Backup types and strategy examples

This article is mentioned in What is a Data Backup?, but only as a bullet point. This separate article is available for easier reference to what may seem to be a complex topic.

Available job types

WinZip Job Types

WinZip's Job Wizard provides five predefined Job Types plus a Custom job type. The first two predefined types, Normal and Update, may be familiar to you as Zip file options. The other three job types; Full, Differential, and Incremental; are standard backup types. Carefully consider these different job types in order to determine the appropriate backup strategy for your needs.

Additional job type information:

  • You should create new Zip files or rotate through multiple Zip files when you run your backups. If you always replace the same Zip file and the backup process goes wrong or the Zip file becomes corrupt, you may not have a valid Zip file when you need it. See the examples below for backup strategies.
  • A Normal Backup or a Full Data Backup will require the most storage space, as they will always zip all of the selected files.
  • An Incremental Backup will only back up the files that have changed since the last Full Backup or Incremental Backup; therefore the storage requirements for these Zip files are usually the smallest.
  • A Differential Backup will back up all of the files that have changed since the last Full or Incremental Backup. Since it does not reset the archive attribute of the files, storage requirements for differential backup archives will generally be greater than for incremental backup archives.

Differential backup example:

  • A Full Backup is run on Sunday, and then a Differential Backup is run on Monday. The Monday "differential" Zip file will contain any files that have been added or have changed from Sunday (after the full backup) to Monday. Another Differential Backup is run on Tuesday. Tuesday's Zip file will include all of the files that have changed between Sunday and Tuesday. In other words, the Tuesday file has all of the data that is in the Monday file plus everything that changed after the Monday backup was done. From this, you can see that differential Zip files may grow quite large depending on how often that a full or incremental backup is run and how many files change during that time period.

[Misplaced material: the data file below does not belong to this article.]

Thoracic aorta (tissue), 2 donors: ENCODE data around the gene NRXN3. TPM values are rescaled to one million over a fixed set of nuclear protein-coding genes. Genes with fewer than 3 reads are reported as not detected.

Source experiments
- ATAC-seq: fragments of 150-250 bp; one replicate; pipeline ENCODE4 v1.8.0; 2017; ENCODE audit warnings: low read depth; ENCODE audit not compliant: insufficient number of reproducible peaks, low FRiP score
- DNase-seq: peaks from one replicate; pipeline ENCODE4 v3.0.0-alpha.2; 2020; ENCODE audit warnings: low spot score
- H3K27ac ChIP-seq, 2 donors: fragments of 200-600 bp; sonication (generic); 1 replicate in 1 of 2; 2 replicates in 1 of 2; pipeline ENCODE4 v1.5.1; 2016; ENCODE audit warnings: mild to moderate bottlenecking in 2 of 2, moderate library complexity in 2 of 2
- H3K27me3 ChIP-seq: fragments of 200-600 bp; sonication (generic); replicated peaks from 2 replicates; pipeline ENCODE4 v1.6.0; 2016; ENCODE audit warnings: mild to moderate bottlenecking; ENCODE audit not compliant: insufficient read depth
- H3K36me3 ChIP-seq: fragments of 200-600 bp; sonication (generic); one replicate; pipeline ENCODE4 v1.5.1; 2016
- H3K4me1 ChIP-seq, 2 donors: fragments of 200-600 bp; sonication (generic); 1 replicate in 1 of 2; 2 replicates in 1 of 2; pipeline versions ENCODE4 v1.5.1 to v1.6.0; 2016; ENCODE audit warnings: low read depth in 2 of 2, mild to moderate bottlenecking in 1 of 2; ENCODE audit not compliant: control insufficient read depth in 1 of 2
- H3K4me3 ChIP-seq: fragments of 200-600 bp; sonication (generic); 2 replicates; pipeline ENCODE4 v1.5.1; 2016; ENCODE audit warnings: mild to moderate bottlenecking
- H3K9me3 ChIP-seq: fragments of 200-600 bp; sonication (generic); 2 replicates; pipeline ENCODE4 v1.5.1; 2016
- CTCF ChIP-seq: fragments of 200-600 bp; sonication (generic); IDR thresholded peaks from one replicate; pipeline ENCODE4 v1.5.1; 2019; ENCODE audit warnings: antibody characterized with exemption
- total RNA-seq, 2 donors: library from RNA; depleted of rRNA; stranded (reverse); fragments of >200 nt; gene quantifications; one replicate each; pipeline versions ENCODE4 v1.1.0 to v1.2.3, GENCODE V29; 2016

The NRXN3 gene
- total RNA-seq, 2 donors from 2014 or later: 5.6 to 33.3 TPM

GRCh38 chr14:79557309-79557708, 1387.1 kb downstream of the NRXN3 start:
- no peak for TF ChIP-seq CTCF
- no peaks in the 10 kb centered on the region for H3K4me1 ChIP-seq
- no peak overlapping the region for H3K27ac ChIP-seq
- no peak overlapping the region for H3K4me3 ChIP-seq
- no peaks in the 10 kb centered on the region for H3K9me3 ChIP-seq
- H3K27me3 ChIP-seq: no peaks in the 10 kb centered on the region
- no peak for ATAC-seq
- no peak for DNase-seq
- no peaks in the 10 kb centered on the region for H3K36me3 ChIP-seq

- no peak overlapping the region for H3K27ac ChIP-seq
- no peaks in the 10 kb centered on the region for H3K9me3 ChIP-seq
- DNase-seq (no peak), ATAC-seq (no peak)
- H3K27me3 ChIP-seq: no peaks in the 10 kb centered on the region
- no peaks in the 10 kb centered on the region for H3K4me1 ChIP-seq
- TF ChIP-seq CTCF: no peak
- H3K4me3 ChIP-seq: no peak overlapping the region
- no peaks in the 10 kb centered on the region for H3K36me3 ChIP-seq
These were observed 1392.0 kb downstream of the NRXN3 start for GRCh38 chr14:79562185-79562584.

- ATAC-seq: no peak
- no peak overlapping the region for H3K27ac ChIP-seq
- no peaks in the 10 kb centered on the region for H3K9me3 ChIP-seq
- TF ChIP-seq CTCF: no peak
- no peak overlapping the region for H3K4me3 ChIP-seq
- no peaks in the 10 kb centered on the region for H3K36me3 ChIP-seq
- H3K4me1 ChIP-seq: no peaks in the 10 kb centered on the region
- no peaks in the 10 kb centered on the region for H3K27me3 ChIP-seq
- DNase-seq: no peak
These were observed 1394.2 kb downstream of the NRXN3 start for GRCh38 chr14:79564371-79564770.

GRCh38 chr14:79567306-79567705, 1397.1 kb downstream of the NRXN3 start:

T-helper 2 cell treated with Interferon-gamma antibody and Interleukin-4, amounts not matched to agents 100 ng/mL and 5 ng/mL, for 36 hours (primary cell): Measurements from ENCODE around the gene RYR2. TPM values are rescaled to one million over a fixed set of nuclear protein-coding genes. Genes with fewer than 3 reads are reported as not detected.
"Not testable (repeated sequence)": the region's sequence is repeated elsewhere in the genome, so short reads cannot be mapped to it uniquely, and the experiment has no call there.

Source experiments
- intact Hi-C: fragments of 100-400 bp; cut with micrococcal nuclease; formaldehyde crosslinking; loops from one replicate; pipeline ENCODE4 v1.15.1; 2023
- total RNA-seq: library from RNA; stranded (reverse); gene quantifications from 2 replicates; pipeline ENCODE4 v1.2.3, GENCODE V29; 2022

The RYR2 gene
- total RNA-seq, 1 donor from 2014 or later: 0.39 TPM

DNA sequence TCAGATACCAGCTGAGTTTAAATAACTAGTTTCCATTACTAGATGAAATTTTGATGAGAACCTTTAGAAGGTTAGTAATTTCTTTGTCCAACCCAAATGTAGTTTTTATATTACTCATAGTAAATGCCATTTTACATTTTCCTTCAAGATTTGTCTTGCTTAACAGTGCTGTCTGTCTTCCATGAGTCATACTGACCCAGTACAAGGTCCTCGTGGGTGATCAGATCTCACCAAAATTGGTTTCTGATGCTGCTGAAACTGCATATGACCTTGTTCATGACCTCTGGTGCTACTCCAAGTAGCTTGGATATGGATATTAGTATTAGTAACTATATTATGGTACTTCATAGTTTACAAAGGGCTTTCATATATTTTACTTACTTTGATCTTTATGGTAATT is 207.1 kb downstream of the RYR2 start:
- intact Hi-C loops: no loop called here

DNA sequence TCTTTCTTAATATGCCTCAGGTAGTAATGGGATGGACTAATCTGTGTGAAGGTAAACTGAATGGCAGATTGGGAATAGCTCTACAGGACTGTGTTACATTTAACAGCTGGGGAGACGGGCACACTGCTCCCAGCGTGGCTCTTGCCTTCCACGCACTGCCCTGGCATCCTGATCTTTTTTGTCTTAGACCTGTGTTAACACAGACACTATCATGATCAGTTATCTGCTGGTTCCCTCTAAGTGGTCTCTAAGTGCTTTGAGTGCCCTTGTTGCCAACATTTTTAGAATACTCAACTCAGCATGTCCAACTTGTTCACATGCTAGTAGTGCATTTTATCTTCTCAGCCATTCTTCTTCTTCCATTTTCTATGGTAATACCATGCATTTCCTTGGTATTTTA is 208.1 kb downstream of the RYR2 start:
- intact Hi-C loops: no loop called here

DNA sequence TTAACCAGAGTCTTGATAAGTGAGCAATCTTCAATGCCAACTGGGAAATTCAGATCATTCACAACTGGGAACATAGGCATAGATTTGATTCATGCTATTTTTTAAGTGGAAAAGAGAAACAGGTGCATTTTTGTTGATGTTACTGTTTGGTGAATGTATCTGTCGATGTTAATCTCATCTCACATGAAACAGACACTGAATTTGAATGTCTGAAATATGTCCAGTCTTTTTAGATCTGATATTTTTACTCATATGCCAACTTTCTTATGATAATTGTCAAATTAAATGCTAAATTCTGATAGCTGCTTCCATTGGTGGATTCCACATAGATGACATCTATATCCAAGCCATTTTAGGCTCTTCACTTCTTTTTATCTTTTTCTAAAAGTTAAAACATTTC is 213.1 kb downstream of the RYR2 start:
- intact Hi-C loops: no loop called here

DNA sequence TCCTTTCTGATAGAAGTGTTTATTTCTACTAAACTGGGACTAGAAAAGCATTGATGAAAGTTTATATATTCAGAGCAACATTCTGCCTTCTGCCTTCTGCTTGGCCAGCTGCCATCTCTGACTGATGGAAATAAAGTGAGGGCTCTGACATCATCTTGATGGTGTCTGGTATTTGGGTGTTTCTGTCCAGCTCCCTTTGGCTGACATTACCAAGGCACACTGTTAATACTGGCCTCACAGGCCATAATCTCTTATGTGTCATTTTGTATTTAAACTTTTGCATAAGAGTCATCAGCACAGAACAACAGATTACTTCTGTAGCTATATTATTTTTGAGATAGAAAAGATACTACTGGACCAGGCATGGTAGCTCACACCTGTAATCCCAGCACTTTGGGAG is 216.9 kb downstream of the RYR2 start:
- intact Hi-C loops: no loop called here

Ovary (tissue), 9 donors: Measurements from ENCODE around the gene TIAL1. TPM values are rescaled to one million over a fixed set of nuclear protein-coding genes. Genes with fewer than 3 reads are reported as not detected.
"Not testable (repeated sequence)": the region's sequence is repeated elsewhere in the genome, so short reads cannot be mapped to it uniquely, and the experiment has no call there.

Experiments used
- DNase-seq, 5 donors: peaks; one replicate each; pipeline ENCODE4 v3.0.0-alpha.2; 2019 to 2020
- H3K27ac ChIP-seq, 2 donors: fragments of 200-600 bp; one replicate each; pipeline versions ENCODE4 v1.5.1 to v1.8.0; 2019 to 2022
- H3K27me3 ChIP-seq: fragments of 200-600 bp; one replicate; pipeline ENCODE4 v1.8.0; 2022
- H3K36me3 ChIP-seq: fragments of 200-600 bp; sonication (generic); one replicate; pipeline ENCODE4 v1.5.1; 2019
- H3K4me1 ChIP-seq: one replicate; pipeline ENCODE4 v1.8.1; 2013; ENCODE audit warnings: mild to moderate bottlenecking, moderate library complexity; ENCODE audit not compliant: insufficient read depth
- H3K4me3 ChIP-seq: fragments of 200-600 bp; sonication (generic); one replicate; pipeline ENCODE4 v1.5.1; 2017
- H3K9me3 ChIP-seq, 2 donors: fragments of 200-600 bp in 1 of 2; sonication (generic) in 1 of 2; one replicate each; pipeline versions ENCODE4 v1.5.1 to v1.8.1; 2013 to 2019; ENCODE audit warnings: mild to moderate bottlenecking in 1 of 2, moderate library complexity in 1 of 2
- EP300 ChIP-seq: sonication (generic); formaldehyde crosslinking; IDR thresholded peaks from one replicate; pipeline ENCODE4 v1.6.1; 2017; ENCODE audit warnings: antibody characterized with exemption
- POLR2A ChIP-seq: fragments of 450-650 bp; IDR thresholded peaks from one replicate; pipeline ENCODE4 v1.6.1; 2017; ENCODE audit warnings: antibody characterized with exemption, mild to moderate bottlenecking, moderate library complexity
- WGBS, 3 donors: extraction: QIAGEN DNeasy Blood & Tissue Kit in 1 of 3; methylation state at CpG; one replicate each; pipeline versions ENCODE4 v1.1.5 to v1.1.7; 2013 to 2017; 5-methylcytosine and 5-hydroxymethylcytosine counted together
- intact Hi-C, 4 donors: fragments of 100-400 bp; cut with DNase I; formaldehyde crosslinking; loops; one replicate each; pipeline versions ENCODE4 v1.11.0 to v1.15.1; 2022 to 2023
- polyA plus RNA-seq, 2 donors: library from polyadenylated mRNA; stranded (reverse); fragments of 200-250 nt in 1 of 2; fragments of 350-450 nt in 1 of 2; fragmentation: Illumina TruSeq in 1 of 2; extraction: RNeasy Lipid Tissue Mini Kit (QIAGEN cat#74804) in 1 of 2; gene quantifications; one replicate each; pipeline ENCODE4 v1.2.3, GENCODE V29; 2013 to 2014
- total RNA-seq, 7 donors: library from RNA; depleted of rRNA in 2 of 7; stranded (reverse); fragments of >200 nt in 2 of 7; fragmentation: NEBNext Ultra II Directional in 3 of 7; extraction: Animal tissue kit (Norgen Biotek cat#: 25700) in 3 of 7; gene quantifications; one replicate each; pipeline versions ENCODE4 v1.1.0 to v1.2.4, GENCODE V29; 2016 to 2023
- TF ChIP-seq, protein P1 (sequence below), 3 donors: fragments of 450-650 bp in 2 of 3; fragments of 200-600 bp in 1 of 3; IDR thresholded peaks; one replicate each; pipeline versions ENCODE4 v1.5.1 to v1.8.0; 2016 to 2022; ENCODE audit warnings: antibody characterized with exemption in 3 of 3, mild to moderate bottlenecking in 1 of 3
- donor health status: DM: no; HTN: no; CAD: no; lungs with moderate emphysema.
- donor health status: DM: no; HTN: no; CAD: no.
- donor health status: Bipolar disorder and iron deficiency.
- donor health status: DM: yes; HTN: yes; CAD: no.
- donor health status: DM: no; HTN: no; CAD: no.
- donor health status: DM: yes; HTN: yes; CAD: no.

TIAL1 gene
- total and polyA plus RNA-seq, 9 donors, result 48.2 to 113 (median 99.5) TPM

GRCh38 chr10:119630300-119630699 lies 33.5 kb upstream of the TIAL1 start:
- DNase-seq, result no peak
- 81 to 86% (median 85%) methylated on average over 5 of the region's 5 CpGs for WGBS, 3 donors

Example backup strategies

The examples below are some strategies that you could use for backing up data. Other options exist. You would need to choose a strategy that fits your needs and works for you.

Safety note: In all four strategies, you would also want to keep the older of the Full Data Backups off-site in case of an on-site disaster.

Strategy #2: If your incremental backup (Zip file 3) is damaged, you have only lost the data since the last Friday backup.

Strategy #3: If any incremental backup is lost or corrupt, you will still have all the changes from the other incremental backups and you only lose the data from the one Incremental Backup.

Strategy #4: If Zip files 3, 4, or 5 become lost or corrupt and Zip file 6 is still good, you haven't lost any data. If Zip file 6 becomes lost or corrupt, then, assuming Zip file 5 is still good, you will only lose the data from Thursday.

If you have any questions about this information, please submit a Technical Support ticket.

Related Articles:
Restoring Data from Backups
What is a Data Backup?
Backup (section)
Cloud Services and Backups

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